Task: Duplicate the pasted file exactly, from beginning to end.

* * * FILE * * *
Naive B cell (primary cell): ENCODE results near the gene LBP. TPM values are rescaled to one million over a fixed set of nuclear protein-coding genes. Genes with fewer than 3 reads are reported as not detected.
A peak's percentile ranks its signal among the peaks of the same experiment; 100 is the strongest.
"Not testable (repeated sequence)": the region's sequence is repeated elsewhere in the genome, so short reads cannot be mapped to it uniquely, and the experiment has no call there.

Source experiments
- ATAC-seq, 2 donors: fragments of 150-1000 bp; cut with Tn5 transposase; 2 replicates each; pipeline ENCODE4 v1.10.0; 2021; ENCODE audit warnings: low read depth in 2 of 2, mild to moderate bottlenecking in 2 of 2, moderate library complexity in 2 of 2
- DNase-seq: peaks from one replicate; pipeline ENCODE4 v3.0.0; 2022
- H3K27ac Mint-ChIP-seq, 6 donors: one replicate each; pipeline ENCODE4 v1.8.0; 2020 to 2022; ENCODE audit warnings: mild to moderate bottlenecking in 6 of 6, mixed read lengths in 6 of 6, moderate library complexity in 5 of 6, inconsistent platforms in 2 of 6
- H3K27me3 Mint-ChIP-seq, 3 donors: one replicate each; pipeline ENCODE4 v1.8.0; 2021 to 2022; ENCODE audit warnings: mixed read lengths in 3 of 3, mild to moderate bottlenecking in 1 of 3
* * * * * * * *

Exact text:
Naive B cell (primary cell): ENCODE results near the gene LBP. TPM values are rescaled to one million over a fixed set of nuclear protein-coding genes. Genes with fewer than 3 reads are reported as not detected.
A peak's percentile ranks its signal among the peaks of the same experiment; 100 is the strongest.
"Not testable (repeated sequence)": the region's sequence is repeated elsewhere in the genome, so short reads cannot be mapped to it uniquely, and the experiment has no call there.

Source experiments
- ATAC-seq, 2 donors: fragments of 150-1000 bp; cut with Tn5 transposase; 2 replicates each; pipeline ENCODE4 v1.10.0; 2021; ENCODE audit warnings: low read depth in 2 of 2, mild to moderate bottlenecking in 2 of 2, moderate library complexity in 2 of 2
- DNase-seq: peaks from one replicate; pipeline ENCODE4 v3.0.0; 2022
- H3K27ac Mint-ChIP-seq, 6 donors: one replicate each; pipeline ENCODE4 v1.8.0; 2020 to 2022; ENCODE audit warnings: mild to moderate bottlenecking in 6 of 6, mixed read lengths in 6 of 6, moderate library complexity in 5 of 6, inconsistent platforms in 2 of 6
- H3K27me3 Mint-ChIP-seq, 3 donors: one replicate each; pipeline ENCODE4 v1.8.0; 2021 to 2022; ENCODE audit warnings: mixed read lengths in 3 of 3, mild to moderate bottlenecking in 1 of 3